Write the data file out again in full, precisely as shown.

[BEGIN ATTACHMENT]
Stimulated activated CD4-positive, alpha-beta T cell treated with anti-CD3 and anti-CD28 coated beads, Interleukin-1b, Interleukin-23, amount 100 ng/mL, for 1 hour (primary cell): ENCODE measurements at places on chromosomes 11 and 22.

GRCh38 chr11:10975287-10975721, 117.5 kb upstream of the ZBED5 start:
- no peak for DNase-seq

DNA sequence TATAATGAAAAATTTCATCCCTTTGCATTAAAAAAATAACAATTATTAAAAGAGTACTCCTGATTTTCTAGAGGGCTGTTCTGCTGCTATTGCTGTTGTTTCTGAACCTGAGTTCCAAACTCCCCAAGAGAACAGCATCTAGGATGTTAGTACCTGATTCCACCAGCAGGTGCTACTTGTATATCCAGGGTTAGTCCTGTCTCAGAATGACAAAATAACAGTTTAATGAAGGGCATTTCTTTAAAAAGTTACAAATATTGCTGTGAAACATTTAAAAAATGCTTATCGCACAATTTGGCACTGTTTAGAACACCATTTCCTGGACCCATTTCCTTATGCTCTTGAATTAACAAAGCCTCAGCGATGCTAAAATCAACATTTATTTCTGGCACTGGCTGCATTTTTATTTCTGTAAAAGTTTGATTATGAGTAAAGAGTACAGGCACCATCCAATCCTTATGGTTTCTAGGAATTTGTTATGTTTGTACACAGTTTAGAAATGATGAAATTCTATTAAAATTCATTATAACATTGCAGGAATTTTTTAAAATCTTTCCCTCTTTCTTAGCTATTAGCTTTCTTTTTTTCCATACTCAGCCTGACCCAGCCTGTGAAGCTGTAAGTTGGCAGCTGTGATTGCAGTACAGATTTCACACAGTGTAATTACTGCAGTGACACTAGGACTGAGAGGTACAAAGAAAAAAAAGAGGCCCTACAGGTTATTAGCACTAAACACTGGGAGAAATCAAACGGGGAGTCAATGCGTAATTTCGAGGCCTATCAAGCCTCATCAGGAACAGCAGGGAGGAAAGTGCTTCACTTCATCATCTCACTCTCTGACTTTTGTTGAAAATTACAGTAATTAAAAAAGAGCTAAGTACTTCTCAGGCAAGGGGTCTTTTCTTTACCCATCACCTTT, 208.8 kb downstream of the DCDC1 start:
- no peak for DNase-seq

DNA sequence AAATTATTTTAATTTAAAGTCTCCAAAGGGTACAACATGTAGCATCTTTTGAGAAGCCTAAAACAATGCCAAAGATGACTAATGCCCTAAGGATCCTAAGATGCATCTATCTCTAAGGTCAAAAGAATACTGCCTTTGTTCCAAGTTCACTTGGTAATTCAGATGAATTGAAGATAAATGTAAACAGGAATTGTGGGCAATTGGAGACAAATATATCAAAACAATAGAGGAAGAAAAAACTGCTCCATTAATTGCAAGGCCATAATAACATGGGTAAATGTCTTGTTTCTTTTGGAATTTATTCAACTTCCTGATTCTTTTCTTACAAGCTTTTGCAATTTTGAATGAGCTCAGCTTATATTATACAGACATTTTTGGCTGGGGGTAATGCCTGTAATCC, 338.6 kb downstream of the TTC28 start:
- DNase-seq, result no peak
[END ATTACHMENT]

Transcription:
Stimulated activated CD4-positive, alpha-beta T cell treated with anti-CD3 and anti-CD28 coated beads, Interleukin-1b, Interleukin-23, amount 100 ng/mL, for 1 hour (primary cell): ENCODE measurements at places on chromosomes 11 and 22.

GRCh38 chr11:10975287-10975721, 117.5 kb upstream of the ZBED5 start:
- no peak for DNase-seq

DNA sequence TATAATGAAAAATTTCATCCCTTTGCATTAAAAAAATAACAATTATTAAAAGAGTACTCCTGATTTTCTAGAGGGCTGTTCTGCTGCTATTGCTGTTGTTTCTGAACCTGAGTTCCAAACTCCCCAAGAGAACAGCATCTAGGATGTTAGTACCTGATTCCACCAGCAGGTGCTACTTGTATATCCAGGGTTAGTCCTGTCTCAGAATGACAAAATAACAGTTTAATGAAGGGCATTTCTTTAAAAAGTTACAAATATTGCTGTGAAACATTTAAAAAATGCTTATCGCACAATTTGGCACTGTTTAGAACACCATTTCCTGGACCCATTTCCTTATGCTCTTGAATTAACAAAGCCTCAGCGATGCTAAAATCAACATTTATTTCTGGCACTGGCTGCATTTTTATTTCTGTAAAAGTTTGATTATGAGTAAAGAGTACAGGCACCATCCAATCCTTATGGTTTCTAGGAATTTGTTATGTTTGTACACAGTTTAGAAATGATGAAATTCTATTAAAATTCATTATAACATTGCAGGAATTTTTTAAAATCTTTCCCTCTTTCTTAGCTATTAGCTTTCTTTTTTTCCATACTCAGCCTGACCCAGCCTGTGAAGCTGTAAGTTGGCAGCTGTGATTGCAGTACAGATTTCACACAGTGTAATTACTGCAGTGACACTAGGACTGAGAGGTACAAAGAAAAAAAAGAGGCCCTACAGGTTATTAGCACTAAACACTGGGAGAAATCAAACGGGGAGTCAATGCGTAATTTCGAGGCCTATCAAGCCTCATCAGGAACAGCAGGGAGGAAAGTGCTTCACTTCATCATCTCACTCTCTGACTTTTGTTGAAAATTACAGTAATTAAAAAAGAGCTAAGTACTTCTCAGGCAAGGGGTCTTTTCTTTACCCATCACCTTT, 208.8 kb downstream of the DCDC1 start:
- no peak for DNase-seq

DNA sequence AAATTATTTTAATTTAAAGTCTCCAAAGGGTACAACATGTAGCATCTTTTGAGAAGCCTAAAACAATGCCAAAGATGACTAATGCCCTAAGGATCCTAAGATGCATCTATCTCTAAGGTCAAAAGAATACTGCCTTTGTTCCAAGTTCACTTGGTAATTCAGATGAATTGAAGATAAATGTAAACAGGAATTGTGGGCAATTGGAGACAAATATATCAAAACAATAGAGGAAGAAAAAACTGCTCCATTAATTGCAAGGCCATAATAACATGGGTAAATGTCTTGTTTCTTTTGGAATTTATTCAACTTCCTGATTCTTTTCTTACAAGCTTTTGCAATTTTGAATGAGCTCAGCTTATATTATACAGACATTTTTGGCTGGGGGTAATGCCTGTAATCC, 338.6 kb downstream of the TTC28 start:
- DNase-seq, result no peak